In Nigeria, a country that relies heavily on revenue from oil exports, entrepreneur Evdolaba Rensu has discovered a new type of black gold: used car tires.
She has set up a recycling plant called Freetown, which is dedicated to turning old tires into bricks for paving roads, floor tiles and other things that are in great demand in the country.
“Part of the motive was to make something new out of something that, in return, would still be dumped anywhere as waste,” Rensu told Reuters at her factory in the southwestern Nigerian city of Ibadan.
“It enables us to create a whole chain of value around the tyres,” she added, holding a block of paving bricks, one of the company’s best sellers.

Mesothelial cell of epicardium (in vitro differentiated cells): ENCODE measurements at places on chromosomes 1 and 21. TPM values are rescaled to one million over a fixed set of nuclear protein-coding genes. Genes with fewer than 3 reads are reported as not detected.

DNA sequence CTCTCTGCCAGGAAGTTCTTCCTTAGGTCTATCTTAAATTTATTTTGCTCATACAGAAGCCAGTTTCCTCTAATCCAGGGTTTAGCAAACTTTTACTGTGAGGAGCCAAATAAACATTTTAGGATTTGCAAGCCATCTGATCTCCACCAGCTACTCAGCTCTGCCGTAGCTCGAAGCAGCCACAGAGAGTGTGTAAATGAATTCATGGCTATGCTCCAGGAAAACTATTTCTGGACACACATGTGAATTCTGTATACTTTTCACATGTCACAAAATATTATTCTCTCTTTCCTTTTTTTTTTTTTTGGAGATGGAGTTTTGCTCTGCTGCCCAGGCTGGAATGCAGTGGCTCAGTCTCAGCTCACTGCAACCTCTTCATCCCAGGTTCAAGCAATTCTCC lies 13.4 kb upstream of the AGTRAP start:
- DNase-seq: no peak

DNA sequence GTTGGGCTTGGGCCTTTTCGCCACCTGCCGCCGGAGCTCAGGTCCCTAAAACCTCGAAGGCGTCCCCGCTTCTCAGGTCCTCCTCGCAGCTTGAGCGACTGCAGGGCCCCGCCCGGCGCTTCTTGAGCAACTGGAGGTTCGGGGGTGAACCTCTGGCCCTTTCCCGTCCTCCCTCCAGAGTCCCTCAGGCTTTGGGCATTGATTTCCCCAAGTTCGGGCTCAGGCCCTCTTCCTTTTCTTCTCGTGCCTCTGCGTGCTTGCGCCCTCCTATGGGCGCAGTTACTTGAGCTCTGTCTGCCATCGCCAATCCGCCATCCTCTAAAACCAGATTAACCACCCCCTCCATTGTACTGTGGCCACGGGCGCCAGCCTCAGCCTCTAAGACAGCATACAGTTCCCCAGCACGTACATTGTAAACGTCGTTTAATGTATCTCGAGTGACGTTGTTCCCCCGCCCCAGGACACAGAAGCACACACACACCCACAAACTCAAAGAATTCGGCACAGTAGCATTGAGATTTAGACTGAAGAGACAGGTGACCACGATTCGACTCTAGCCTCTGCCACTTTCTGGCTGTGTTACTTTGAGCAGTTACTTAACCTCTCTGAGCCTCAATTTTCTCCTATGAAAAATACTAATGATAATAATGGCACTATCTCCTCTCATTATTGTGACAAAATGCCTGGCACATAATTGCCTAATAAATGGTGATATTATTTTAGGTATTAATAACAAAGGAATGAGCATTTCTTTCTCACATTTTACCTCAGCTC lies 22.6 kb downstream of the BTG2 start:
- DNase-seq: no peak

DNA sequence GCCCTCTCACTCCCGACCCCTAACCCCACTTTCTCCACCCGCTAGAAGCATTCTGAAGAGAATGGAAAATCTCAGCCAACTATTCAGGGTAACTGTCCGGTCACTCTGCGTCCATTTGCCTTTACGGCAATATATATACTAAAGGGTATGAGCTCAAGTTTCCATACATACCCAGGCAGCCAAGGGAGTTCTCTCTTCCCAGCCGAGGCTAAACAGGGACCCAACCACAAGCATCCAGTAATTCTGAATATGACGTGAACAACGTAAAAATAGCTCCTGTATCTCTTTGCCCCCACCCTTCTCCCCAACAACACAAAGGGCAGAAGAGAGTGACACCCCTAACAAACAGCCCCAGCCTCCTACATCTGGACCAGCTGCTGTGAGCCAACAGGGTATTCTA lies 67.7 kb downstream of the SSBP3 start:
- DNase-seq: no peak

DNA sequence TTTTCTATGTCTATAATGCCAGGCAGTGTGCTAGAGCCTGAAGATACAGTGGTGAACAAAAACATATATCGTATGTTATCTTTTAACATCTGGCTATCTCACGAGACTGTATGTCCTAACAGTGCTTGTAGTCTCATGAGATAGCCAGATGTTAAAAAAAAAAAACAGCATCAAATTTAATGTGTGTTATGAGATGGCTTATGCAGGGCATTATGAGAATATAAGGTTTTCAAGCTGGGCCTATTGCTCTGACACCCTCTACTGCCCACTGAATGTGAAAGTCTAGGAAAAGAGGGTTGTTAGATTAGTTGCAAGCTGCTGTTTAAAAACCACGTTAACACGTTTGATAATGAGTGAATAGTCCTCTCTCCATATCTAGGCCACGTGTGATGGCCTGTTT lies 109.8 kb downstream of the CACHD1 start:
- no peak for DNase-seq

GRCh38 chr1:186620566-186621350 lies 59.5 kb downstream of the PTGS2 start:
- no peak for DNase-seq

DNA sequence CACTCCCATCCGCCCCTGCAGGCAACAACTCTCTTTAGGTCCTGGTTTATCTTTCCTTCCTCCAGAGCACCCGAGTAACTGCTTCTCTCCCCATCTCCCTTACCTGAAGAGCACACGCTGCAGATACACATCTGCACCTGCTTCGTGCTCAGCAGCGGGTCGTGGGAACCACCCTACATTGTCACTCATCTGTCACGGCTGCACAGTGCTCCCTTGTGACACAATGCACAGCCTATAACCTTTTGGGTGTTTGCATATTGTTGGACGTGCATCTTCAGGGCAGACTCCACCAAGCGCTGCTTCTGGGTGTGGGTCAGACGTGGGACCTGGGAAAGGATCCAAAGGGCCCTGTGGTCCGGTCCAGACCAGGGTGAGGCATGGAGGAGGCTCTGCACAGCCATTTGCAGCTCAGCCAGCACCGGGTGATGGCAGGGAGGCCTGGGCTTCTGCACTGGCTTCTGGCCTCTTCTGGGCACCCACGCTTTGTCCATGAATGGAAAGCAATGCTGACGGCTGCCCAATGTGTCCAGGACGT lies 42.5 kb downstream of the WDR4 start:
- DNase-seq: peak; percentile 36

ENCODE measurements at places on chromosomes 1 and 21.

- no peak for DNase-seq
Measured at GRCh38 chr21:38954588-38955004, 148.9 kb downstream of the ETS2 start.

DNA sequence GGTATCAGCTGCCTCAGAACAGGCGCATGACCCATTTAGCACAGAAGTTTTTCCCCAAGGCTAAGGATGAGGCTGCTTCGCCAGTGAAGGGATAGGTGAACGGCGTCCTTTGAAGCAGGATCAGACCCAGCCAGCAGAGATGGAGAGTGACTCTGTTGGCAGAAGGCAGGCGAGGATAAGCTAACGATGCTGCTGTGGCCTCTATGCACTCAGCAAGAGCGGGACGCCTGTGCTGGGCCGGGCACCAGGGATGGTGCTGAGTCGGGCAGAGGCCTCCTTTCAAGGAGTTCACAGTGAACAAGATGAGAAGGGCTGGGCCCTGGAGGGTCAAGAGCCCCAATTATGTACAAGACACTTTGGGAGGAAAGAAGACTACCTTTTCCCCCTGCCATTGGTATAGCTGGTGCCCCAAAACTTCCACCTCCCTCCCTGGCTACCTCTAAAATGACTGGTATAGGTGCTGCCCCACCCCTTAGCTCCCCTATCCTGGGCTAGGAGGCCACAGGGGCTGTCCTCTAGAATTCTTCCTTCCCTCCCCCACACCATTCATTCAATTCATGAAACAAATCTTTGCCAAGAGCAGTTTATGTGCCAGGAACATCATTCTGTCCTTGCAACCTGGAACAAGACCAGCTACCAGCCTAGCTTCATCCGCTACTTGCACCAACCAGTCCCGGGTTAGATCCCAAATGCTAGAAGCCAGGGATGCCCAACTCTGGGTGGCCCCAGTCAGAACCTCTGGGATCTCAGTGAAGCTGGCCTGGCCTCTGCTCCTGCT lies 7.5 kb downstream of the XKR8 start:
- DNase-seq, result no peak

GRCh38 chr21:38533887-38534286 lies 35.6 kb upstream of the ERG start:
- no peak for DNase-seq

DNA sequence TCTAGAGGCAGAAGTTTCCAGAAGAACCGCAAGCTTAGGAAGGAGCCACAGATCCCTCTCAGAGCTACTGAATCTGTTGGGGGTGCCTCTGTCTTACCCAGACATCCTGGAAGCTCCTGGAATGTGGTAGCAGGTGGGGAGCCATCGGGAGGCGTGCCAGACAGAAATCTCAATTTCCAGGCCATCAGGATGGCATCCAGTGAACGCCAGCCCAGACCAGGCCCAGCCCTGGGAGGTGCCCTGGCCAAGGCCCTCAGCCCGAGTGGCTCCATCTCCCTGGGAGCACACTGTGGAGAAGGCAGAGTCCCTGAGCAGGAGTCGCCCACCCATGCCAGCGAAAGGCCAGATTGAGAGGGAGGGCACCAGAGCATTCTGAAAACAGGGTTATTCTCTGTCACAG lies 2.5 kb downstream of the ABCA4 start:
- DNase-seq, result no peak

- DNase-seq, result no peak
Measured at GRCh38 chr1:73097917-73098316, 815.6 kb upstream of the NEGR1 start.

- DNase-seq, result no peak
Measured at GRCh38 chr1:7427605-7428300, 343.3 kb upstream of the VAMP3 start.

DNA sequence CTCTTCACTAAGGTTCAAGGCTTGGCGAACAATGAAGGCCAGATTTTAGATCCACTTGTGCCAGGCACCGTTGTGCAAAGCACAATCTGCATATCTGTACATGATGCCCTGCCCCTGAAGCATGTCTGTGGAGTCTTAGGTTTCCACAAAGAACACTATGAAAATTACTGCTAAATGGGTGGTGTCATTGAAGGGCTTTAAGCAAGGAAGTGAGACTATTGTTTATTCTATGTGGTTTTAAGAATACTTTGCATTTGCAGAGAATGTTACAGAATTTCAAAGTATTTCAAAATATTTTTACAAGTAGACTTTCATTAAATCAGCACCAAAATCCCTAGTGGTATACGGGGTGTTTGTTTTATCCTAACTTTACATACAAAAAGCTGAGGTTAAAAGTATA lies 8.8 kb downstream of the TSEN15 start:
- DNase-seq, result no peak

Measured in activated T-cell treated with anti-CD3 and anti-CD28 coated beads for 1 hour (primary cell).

There are no waste processing operations in Nigeria except sporadically at best. In villages, towns and cities, piles of waste are commonly seen, and residents usually burn them at night because there is no safer way to dispose of them. Used tires are left unused normally.
The Freetown plant relies on garbage collectors who collect old tires from landfills. They earn between 70 and 100 naira ($0.17 and $0.24) per tire.
Auto repair shops supply some tires directly to the factory.
Starting in 2020 with just four employees, Freetown has grown rapidly to a workforce of 128. To date, the factory has recycled more than 100,000 tires into everything possible, from speed bumps to paving patios.
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